We all have needs. We need to avoid harm, move toward good stuff, and have positive connections to others. That’s how we’re wired. There are lots more specific needs within those general ones, such as the need for food, shelter, joy, individuality, purpose, respect, and on and on. How we meet those essentials are as unique and varied as each of us.

It’s easy to confuse what we need with our means of satisfying it. There are many ways of meeting any given need. For example, we need to clothe ourselves. That does not mean that we need to have the latest fashion. Having the latest fashion, however, may function to meet both our need to clothe ourselves and our need for self-expression.

In another example, we all need some level of order in our lives. Some of us have routines for what we do when, some keep our homes very clean, and still others can tolerate a messy house, but make sure their cars are clean.

If we can’t follow our preferred strategy, we can still find healthy ways to meet our needs. It takes adjustment. If we normally straighten the kitchen completely after every use, hosting visitors for a few days may disrupt those habits. So, what do we do with our need for order?

We can try to insist on having our guests follow our usual routines, but that is unlikely to succeed. We have to be flexible in our strategies for fulfilling our requirements. It might be more reasonable to get everyone to agree the kitchen will be clean and straightened at the end of the day. That way, we can have some order while still enjoying the company of our guests.

Of course, some universal human needs feel more important to us than to others. The freedom to make our own way independently may be a guiding need for one, while following group norms may be supremely important to another. That doesn’t mean we don’t all need both to fit-in and express our autonomy, just that one may usually be accentuated. In our diverse country, with the vast majority of us descended from immigrants, there are many cultural differences in what needs are emphasized.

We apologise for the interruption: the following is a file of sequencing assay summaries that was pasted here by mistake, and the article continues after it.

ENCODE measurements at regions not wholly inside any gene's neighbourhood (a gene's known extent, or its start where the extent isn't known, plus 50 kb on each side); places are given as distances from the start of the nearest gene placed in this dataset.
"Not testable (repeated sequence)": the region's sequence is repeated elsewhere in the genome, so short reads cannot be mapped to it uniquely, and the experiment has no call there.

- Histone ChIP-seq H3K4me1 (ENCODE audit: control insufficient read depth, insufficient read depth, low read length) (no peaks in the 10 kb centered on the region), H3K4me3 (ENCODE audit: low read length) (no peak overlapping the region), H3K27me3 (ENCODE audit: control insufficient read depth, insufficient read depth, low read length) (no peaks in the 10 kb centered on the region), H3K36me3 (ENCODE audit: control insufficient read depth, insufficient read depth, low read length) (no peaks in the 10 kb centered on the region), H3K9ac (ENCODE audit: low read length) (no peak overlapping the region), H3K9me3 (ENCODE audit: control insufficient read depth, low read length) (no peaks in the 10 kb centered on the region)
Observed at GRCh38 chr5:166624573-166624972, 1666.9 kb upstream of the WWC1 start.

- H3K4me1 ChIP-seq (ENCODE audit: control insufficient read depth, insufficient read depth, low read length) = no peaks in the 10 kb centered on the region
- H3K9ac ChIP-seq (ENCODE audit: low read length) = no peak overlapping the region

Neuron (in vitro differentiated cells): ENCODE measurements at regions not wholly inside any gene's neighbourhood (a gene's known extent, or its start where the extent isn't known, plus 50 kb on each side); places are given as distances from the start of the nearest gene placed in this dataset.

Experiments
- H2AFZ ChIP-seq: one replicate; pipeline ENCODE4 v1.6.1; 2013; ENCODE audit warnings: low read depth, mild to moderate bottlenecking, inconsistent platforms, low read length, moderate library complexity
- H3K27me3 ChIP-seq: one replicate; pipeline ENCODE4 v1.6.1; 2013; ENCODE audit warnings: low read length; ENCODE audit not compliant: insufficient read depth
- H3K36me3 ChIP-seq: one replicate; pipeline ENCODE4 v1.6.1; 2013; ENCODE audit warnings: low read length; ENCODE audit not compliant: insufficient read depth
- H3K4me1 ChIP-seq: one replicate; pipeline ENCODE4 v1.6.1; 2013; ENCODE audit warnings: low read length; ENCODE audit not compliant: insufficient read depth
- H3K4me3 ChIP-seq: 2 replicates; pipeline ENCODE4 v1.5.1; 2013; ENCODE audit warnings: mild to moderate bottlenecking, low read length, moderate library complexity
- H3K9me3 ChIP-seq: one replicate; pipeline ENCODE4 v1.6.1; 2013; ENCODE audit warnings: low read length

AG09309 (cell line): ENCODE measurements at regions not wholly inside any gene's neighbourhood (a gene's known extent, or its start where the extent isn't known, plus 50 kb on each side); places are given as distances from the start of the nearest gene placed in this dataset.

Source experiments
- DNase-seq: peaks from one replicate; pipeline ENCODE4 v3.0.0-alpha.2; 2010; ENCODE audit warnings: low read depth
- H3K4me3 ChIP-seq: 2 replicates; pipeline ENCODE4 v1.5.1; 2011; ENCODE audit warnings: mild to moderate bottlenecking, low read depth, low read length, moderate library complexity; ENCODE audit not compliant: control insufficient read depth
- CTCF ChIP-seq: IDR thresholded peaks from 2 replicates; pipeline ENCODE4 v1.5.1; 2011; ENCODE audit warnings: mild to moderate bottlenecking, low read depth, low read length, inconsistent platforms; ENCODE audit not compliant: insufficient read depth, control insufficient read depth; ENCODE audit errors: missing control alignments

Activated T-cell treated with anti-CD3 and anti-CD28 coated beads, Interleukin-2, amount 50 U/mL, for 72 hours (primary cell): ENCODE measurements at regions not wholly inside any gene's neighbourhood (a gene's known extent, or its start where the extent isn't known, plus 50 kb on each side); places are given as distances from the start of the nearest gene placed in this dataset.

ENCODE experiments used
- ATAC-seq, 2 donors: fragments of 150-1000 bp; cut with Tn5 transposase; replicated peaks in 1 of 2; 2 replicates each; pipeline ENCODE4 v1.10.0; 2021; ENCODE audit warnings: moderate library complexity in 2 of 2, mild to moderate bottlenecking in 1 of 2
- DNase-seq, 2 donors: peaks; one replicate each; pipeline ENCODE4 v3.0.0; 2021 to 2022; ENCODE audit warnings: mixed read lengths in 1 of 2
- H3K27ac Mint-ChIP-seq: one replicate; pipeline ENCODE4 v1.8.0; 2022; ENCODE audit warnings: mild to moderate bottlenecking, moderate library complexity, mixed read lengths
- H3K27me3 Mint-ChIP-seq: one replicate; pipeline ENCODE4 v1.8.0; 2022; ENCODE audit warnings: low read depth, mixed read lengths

The smoke and growing fires in our little patch of the world are calling into question some of our usual ways of attending to our needs. Some of us who are used to being autonomous may need help. It’s important for those of us facing that situation to take a few moments and consider just what would be most helpful to us – temporary shelter, guidance about what to take in case of evacuation, or perhaps childcare while we take care of other details. In order to avoid harm, we must accept help and we must communicate our needs clearly.

Likewise, those of us who want to help should listen carefully to what others ask for, rather than forcing on them what we think they need. It is so easy for us to try and take control of things, when what is usually necessary is to help others find their own way to what they need – a much more challenging goal. By being sensitive to the needs of ourselves and others, we can make the tough reality of smoke and fire into an opportunity to strengthen our community.